- landscape: a section or expanse of rural scenery, usually extensive, that can be seen from a single viewpoint. (Random House Dictionary)
The dry leaves in the ditch simmered and boiled in the same breezes, a tongue of air occasionally ferreting out a few, sending them spinning across the grass.
To understand the importance of a concept or term, it is first necessary to know its meaning. "Landscape" in literature is the breadth of nature that faces the characters and that is described by the narrator (author). In the second chapter, Hardy illustrates the importance of landscape to his novels by beginning with describing the landscape facing Gabriel, the protagonist of the novel. You can see the expert I inserted in the above box for reference, a few lines of which are quoted immediately above.
Hardy focuses on landscape for two reasons: (1) realism; (2) character symbology. Hardy was a Victorian writer and wrote in the style a realism. Consequently he was a writer who felt the importance of the actual detail of individuals, setting and nature involved in a narrative and, feeling this importance, described things realistically to produce a strong sense of that which is real. This is very different from the preceding Romanticists who imparted the sense of romanticized reality or improved reality or poignantly enhanced reality in their works. Compare Hardy's tale to the works of Romantic novelist and poet, Sir Walter Scott, in whose works romantical words like "heart-burning" "whimsical" and "femoral habiliments" (The Fortunes of Nigel) are common. Also compare Madding Crowd to Wordsworth's poem A Ruined Cottage.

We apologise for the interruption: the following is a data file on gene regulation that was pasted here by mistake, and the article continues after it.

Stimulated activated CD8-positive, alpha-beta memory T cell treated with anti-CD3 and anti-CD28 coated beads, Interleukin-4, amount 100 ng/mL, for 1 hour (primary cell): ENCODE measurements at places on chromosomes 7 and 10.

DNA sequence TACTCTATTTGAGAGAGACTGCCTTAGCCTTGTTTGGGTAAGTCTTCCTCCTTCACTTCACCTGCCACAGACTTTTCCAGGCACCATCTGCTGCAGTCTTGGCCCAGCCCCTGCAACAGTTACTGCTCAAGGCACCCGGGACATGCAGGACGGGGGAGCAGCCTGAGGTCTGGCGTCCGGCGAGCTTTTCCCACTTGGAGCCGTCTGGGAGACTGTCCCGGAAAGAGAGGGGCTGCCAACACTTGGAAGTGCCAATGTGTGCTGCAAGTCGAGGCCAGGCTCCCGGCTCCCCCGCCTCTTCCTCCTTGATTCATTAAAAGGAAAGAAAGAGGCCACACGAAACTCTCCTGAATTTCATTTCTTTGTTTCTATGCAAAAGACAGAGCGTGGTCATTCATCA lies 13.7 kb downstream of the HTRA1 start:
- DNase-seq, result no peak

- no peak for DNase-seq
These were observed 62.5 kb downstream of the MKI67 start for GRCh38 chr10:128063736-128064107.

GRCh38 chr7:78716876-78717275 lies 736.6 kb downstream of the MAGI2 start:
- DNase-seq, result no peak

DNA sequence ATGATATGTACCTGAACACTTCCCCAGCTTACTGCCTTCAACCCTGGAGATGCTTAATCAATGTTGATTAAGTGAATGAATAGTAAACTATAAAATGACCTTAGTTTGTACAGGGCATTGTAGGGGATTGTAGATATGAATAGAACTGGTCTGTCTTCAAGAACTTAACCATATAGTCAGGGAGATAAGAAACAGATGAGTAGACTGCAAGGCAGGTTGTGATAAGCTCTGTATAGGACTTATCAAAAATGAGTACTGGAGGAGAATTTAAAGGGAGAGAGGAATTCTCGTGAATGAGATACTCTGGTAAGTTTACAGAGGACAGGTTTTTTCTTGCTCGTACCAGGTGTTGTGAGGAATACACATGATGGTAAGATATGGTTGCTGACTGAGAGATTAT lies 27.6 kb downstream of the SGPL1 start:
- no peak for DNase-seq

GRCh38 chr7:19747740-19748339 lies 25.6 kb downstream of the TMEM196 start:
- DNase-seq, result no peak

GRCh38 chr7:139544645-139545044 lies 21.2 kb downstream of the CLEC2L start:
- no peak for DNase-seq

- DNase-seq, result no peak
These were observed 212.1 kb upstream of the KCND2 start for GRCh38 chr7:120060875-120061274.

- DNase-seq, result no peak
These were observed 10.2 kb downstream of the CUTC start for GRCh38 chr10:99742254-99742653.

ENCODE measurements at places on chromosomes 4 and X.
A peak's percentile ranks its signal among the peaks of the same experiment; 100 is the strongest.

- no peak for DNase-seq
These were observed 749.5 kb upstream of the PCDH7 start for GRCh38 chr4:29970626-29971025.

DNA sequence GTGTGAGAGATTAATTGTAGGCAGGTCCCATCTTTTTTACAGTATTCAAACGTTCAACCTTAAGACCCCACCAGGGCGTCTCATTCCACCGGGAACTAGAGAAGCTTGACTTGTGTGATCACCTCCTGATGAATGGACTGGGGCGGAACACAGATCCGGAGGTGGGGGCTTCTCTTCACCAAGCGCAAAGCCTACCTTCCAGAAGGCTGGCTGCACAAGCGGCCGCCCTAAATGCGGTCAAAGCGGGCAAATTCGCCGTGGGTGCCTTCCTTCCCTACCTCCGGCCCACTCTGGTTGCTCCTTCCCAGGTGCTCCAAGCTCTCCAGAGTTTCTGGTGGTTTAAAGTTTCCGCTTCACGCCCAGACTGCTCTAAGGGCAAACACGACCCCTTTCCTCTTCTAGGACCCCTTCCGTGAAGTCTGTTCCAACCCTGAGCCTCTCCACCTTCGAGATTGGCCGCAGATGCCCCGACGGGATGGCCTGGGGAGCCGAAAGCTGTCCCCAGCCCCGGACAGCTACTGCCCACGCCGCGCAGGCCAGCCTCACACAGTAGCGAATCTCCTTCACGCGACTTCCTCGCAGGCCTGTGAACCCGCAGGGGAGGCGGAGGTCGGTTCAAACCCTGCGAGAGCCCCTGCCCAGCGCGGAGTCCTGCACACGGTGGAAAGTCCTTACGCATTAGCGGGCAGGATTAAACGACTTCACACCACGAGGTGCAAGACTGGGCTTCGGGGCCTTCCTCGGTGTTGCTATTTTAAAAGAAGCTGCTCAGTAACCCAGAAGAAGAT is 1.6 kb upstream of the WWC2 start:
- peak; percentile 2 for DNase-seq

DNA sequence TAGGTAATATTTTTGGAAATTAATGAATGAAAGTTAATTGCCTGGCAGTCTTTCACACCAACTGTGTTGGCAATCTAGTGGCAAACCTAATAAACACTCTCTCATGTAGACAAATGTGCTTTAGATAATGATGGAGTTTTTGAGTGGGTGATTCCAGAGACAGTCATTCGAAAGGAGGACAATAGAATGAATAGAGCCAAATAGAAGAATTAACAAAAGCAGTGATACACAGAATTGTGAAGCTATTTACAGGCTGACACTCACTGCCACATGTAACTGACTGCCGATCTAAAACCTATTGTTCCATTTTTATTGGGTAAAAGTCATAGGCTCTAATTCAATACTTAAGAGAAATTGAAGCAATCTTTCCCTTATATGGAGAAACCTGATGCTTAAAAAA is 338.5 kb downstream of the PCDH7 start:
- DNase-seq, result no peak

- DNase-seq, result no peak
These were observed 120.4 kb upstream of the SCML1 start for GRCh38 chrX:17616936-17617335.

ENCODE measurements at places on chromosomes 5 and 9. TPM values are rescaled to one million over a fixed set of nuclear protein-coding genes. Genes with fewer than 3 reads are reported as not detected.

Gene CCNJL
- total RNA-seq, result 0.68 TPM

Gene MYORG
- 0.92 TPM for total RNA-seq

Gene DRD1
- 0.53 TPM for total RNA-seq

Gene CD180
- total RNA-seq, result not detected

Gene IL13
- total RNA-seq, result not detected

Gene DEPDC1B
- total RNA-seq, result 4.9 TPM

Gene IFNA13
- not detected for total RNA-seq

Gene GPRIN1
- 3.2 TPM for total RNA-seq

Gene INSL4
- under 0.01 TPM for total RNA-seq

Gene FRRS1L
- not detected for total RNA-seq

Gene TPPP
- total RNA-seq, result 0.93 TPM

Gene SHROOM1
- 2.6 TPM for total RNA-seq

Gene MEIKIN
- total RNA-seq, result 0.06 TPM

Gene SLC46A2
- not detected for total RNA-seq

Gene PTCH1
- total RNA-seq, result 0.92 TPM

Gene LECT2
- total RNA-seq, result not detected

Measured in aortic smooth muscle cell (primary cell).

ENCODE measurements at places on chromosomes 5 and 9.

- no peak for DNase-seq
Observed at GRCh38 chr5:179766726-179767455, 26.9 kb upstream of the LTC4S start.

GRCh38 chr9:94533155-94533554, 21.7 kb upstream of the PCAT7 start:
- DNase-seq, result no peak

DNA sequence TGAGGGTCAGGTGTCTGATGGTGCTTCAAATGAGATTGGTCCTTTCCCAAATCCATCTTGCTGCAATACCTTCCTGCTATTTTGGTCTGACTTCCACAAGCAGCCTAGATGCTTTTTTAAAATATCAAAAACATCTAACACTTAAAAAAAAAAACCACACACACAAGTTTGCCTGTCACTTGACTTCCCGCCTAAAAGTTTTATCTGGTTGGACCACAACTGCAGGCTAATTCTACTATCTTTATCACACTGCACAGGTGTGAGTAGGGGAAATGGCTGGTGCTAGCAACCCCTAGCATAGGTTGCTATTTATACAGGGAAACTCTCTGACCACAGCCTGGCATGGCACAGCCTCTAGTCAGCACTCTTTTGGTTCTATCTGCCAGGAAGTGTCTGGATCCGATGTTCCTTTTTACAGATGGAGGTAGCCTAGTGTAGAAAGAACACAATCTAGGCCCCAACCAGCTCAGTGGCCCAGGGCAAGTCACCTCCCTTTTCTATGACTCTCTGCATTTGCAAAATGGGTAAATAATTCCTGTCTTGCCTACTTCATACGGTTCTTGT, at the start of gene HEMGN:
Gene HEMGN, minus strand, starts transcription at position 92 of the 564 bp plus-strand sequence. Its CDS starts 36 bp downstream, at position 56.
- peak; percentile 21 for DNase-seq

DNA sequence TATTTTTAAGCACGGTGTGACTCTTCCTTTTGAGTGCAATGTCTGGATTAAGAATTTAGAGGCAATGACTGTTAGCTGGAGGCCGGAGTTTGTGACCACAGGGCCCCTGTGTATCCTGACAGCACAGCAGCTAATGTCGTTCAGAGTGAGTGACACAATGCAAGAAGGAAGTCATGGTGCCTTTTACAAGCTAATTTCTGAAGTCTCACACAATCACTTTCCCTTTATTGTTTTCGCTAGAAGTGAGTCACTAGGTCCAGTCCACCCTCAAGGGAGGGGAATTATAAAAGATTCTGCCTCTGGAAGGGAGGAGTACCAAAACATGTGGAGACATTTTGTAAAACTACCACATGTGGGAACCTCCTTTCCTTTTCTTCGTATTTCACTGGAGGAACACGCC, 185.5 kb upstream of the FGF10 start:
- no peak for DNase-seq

In addition to realism, a mode that sets Hardy as the bridge way between Realism and Modernism, Hardy uses the landscape as character symbology: locations and descriptions have symbolic importance to character description and/or to character-in-plot development. In other words, through Hardy's description of landscape you can either learn something about a character or about what a character is or is about to go through in the plot.
Looking at the above realistic excerpt, what can we tell about Gabriel or about what the plot does or will hold for him? Firstly, we understand that Gabriel is sturdy in inner character and mind; he is used to harsh elements and finds his place within and his way through them: "may remain undisturbed on some great day of confusion." Secondly, we learn that whatever may befall Gabriel through the course of the novel--in relation to the vain young lady in the wagon of the first chapter or in relation to Gabriel's sheep farm--he will hang on, weather the storm and come into a spring of life once again: "A group or two of the latest in date amongst the dead multitude had remained till this very mid-winter time on the twigs which bore them." While the leaves eventually fall, the symbolic image of holding on has nonetheless entered the reader's vision and is associated with Gabriel, while, at the same time, a sensation of suspenseful wonder is created and felt as the (perhaps unarticulated) question: "Will he, too, finally fall?"